The Dark Side of Freelancing: Its Not as Easy as You Think

I am a huge advocate of Freelancing not just because this saved me when I shut down my very first business but this, of course, is the future. (I would be sharing that story some other day.)

Freelancing is not for everyone. This is more challenging then you have been told. This is not easy money. The ever-changing world of emerging technologies makes it even hard.

The purpose of this post is not to discourage you but make you aware of some of the top challenges you should be prepared for.

Let’s discuss:

  • Forget the difference between day and night, you have to deliver your work on time. It can’t be automated and needs a lot of legwork. It’s not for lazy people.
  • Your income is directly proportional to the number of hours you’re working. The number of hours is fixed, unfortunately, so you have to increase the amount (keeping the quality constant) per hour but that also comes with a limit.
  • You are NOT your own boss but are going to have multiple clients (read bosses). Have patience and strong communication skills or be willing to learn.
  • You need to be a one-man army and are supposed to manage anything and everything including Business Development, Client Relationship, Invoicing & Signing Contracts, Keeping track of taxes, and Personal Branding. Get ready to wear a lot of hats and be very disciplined.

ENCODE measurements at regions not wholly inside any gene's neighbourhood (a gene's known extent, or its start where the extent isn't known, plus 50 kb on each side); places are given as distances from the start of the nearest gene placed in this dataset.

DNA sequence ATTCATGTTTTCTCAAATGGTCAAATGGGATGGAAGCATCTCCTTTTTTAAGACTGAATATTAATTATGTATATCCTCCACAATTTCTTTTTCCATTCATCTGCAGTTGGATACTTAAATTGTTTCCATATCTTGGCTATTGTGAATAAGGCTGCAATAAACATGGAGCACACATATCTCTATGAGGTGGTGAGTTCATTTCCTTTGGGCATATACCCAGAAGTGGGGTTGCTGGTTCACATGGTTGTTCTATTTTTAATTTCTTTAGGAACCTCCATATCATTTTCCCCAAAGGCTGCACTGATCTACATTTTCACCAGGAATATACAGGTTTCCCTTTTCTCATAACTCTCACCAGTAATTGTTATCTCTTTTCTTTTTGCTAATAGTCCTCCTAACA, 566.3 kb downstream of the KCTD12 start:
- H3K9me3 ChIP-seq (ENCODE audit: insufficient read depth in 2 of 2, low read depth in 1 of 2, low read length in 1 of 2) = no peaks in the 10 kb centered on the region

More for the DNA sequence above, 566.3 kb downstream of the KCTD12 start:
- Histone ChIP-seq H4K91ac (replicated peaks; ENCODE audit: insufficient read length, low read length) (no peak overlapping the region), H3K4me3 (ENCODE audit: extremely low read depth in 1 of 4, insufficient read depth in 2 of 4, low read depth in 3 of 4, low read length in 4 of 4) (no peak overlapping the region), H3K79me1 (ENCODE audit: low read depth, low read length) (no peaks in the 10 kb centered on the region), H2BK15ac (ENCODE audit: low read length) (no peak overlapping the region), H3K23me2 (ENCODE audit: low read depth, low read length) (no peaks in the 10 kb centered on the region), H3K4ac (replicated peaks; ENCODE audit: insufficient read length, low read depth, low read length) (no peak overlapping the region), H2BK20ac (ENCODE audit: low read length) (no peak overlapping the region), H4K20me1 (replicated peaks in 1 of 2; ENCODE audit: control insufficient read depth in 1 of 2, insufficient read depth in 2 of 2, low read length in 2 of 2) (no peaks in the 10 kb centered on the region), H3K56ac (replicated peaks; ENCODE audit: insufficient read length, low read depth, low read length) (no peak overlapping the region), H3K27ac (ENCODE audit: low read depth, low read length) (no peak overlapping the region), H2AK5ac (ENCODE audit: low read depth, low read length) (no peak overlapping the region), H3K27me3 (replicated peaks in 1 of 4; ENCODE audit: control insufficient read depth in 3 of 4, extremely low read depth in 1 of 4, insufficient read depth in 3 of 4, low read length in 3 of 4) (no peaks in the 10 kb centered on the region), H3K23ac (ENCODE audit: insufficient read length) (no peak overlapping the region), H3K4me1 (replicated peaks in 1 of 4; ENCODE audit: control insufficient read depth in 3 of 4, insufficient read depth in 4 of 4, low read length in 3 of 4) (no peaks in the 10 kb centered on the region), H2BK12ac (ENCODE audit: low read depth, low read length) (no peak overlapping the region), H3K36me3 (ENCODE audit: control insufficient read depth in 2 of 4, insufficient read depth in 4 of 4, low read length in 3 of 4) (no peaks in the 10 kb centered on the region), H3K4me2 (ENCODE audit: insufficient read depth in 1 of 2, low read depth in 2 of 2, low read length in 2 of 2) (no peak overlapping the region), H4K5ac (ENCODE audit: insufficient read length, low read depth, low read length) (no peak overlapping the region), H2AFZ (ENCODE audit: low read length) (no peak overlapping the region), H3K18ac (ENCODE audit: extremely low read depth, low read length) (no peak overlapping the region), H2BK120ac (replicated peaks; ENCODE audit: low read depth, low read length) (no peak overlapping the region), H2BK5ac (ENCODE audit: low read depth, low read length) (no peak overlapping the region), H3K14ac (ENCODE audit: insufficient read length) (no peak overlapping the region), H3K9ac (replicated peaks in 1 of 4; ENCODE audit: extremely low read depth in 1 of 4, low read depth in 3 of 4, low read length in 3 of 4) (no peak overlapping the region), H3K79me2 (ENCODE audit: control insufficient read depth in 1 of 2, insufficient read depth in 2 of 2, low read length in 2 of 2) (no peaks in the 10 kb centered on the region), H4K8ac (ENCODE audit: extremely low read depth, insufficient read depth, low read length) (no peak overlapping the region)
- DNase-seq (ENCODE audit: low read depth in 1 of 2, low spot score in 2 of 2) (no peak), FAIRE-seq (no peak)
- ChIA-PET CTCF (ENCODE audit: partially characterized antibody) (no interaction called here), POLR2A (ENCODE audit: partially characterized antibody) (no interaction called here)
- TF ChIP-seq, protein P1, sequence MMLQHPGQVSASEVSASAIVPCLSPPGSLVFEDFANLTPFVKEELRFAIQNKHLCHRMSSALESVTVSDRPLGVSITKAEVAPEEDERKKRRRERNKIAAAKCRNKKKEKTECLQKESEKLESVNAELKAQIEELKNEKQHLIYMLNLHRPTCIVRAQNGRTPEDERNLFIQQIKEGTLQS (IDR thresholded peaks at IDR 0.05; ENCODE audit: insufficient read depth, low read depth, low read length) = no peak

• No job security, no paid vacations, no health insurance, no employer benefits, no unemployment benefits, no paternity leave, and no paid time off. Earn enough to pay for everything yourself.
  • ROI which rises and falls “like a bipolar”. The bucks stop with you and you have to hustle 24/7 for new gigs at times. Freelancers have to be very disciplined to keep the balance of business development and working on the projects.
  • As a full-time freelancer, you need to keep an eye on emerging trends and should have the ability to quickly figure out which trends would benefit your freelance business the most. (Awais Sarfaraz)
  • Paypal is the most widely used payment gateway and it has NO replacement. Paypal doesn’t support Pakistan and Government seems less interested to find out what it takes to make a good case. This is a must for Freelancers who want to up their game and come out of Freelancing portals.

Anything else you would like to add? Share in the comments below.


  • Isi Liye I Prefer to Doing Job & Run A Small Business :)

  • FreeLancing Wale Life, Family & Wife Ko Phir Time Kaise Dete Hai :)

  • Muhammad Irfan Raza Attari

    After having 3 to 4 years experience. You must start free lancing. Software companies will keep you until they need you. They will leave you when you will need your company. Setup a small office in a shop which should be 3 to 4 kms away from home. So that you can work with complete dedication without disturbance. Family will also do respect that you have gone to your office for work. This will also help a lot to keep you disciplined and save development time. If millions of free lancers can do it why not you? Free lancing is also your first step toward building your own software company. Free lancing: Responsibility, Discipline, Money and most important Freedom.

    • Nasir

      yeps I agree 100% in market there is a salary upper limit no matter how hard you work you will not be able to cross that salary limit, freelancing doesn’t have any limit. The more experience you get the more money will follow you.

    • Talal

      Independent shop is not required. That is also expensive. You can just buy an office space in some developed area. Look over FB and internet to find one in your city.

      • Muhammad Irfan Raza Attari

        Good suggestion for big cities

  • Ammar Group

    please suggest me can i start work at freelancing or not? i’m confused :/